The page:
Quetzil Castaneda, teaching student evaluations and comments. Maya Culture, Mayan Civilization, Maya Riviera, Yucatan, Mexico, Community Action Research, Ethnographic Installation, Maya Calendar, Maya 2012, Chilam Balam, Ah Dzib, Second Language Studies, Second Language Learning, Bilingual Education, anthropology of Art, anthropology of Tourism, the Maya World, Cancun, Merida, Playa del Carmen, Tourism studies, Medical anthropology, Maya healing and ritual, Field Study Abroad, Latin American Studies, Valladolid, Chichen Itza, Tulum, Ek Balam, Piste, Travel Mexico, Tourism Development, Ethics of tourism,

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OSEA Participant Evaluations, Testimonies, Comments



Student Evaluations, Comments and Experience, 2005-2006
Testimonies about the value of OSEA for Career & Grad School, 2010-2012
SELT Experience Teaching English to Maya Children, 1997
Achievements and Success of Participants from 1997-1999 Field School seasons
"What Does it Mean to be an English Teacher in a Maya Community" by Lisa 1997
Suggestions About Learning Maya, from Participants in 1997 Field School

 

What It Means To Be A Language Teacher

From SELT PORTFOLIO by Lisa Porostovsky August 7, 1997

The opportunity to be a language teacher has been very rewarding. I know that the students show up everyday because they want to learn, not because they have to. Most of the people that live here depend on learning English so that they will be able to communicate with the tourists.

This experience has shown me how cultures adapt to each others differences. In my case the language barrier. I have had to overcome a large hurdle since I have been here. This part of teaching has been very discouraging because of my little knowledge of Spanish. When looking at the positive side, I plan to study Spanish when I return back to the states. But the up side to having this problem is that I am better able to relate to how confusing and frustrating it is to learn a new language. So this allows me to be more patient and sympathetic to those that need it. I want everyone to feel comfortable in the classroom and not be intimidated by this learning experience, so they will continue to want to learn.
All my students are at many different speaking levels. Two of my students are able to understand and communicate in English well. Two girls in the group barely speak or participate in the class, which sometimes complicates group activities. The rest of the students are at the same speaking levels. By having different speaking levels I am learning to be very diverse with how I implement lessons and what I expect out of the students.

Social skills are the same and in some respects different compared to the United States. The student-teacher attitude for respect is seen as the same in both cultures. This is a very positive attitude because it shows that both cultures place a special emphasis on education and teachers. One difference I have seen is the attitude of the girls in my class. When I compare my female students in my ESL class to the same age group that I teach in the USA, I see a social difference. The females here are much more reserved within the class structure, though some are beginning to emerge out of their shells. Teenagers in the U.S. that I know are giggly and are always trying to capture the attention of the males in the group. In my classroom, they sit in back quietlyspeaking among themselves. Joy or I try to ask them a question and if were lucky we may get an answer out of them. If we do get an answer it tends to be quite reserved.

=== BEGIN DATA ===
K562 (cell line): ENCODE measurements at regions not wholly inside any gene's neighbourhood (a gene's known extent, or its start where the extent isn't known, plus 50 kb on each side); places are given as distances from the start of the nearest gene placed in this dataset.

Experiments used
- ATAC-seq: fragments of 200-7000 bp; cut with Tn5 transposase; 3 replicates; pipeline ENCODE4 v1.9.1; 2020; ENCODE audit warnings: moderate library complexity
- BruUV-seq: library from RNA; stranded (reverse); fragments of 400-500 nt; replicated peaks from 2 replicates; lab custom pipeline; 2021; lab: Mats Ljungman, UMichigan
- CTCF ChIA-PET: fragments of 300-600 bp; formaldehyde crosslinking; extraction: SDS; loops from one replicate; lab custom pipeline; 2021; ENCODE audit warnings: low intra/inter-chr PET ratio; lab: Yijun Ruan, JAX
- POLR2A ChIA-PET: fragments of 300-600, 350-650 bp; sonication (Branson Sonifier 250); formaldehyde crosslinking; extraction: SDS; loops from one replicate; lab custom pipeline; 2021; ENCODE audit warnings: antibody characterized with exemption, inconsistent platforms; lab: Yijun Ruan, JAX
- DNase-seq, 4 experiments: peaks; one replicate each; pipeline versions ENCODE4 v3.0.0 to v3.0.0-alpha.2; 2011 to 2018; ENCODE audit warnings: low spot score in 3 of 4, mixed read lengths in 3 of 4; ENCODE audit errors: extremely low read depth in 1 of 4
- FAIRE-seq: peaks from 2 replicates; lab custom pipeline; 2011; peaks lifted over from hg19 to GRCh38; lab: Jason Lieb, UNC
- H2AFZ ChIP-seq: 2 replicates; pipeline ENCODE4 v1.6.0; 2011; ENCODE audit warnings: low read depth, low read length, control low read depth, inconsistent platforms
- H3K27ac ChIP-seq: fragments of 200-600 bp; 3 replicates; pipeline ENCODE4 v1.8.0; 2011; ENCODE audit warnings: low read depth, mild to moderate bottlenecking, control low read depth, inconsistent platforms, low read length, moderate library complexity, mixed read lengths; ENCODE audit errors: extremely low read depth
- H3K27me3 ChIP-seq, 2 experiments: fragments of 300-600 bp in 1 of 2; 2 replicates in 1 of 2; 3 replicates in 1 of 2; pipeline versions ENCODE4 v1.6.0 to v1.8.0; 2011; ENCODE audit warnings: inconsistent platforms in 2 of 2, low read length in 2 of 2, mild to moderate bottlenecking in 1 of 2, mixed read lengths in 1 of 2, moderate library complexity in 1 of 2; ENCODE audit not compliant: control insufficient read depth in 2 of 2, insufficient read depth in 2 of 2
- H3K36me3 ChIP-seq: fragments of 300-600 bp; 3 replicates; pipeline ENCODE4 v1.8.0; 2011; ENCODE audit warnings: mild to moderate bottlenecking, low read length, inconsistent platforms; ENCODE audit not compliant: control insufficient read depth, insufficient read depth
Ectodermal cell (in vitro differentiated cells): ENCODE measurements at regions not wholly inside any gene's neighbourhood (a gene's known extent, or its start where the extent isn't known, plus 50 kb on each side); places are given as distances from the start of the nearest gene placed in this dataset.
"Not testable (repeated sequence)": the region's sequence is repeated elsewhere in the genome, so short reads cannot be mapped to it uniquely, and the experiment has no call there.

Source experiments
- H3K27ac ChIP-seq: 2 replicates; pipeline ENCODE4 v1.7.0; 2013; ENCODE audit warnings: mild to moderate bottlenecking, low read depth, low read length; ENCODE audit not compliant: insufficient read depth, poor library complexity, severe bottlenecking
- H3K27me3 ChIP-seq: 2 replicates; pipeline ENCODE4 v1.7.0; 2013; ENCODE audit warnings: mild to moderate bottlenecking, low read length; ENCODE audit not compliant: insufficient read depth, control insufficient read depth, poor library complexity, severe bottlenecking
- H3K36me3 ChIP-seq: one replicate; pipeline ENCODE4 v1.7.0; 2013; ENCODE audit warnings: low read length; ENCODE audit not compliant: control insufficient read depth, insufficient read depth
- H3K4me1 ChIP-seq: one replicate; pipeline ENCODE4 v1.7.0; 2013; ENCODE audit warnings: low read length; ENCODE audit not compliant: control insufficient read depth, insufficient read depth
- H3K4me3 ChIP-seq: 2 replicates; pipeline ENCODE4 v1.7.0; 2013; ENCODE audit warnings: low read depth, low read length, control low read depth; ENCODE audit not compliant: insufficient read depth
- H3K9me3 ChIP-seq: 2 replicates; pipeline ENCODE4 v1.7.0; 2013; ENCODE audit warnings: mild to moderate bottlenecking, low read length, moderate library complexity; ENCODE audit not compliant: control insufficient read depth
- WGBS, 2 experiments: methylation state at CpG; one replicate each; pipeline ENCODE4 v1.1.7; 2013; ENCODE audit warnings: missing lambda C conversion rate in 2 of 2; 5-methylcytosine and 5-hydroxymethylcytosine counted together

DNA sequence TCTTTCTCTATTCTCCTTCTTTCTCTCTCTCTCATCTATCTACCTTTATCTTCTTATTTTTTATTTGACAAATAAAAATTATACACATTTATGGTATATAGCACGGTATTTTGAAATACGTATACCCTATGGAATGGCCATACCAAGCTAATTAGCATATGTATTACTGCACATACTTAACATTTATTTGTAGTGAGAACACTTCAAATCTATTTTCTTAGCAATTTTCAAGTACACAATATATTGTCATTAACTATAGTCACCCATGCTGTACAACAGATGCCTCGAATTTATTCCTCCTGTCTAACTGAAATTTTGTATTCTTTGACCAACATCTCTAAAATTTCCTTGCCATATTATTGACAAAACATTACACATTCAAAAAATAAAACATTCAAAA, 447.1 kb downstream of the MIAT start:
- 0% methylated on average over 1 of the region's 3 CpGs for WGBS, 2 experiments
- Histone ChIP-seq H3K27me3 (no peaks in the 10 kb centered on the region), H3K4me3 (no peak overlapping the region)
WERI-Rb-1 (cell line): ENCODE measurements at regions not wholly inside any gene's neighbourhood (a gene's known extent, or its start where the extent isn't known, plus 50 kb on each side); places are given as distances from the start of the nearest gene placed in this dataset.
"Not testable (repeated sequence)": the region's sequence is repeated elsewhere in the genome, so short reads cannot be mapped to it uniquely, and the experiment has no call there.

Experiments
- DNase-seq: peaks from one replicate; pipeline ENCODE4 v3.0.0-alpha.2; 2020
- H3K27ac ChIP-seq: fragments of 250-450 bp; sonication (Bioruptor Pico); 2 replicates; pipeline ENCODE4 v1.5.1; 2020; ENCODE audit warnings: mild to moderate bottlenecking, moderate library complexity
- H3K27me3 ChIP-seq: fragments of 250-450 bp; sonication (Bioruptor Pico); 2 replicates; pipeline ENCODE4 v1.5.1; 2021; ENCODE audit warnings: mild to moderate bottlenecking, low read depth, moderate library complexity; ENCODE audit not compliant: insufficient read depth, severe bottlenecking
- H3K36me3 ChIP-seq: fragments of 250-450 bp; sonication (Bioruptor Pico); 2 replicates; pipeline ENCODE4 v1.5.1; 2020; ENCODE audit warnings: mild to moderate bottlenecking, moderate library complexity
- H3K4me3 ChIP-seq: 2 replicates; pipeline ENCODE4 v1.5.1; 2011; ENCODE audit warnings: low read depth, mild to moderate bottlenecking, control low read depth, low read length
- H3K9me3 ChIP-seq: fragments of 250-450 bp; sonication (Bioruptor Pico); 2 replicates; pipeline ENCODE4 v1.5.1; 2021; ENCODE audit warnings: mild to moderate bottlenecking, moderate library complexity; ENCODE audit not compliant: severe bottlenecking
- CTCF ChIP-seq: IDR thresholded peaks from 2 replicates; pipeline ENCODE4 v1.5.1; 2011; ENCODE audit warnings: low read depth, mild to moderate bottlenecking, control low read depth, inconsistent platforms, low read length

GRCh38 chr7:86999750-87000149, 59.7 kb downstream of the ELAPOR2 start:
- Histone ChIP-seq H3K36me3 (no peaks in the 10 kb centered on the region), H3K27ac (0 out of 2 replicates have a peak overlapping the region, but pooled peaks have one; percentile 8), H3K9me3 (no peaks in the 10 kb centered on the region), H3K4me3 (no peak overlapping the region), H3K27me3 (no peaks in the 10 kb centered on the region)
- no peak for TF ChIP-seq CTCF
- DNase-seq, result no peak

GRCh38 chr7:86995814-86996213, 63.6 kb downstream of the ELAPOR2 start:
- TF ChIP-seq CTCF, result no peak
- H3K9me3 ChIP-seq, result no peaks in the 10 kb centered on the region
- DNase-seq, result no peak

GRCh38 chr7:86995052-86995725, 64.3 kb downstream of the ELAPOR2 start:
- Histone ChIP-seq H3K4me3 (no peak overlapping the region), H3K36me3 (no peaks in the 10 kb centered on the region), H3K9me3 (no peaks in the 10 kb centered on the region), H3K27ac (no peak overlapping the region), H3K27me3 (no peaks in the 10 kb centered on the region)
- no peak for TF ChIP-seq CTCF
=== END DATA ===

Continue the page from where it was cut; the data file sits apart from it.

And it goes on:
For the two students that have been very reserved, we have tried many ideas to see if we could reach them. Joy and I would try to communicate with them one on one. This would work for a brief moment. Most of their responses to us have been blank looks. By splitting them apart into two different groups I was able to break some of the silence bond. With only four days of class left I moved the three females together. Once I segregated the class, the three girls began to communicate with each other. I really wish that I had thought of this early on so that they would have had more of a relationship with the group. But as they say, everyday of teaching is a new learning experience.
Some skills are essential to being a language teacher or any other type of teacher. The one that I feel is most important is being open and friendly with your students. Your students need to feel comfortable with you being placed as the authority figure of the classroom. Importantly, you must not project yourself as being superior over the students. Your students should be respected as you would want to be. Patience is essential with being a great teacher. Patience will guide how successful you will be as a teacher. Superior knowledge of the language that you are trying to teach is mandatory. This is where I feel unsuccessful as a ESL teacher. The language barrier inhibits me from having fun with my students. It would be great to be able to joke and develop a closer relationship than I am able to.

I have many hopes for the students. The first one is that I hope they will continue to learn English. Next, I hope they will be able to continue their education pursuits so they will become better educated. The last one is that I hope they will also have the chance to experience another culture as I have.

Being a language teacher has meant a lot to me because I have gained a better understanding of myself and a new culture with a great desire to continue learning Spanish. By being in the classroom, I hope to make an impact on my students to continue being educated, and hopefully I have impressed upon them the want to travel to my country and use what our ESL course and future courses will teach them.

 

 

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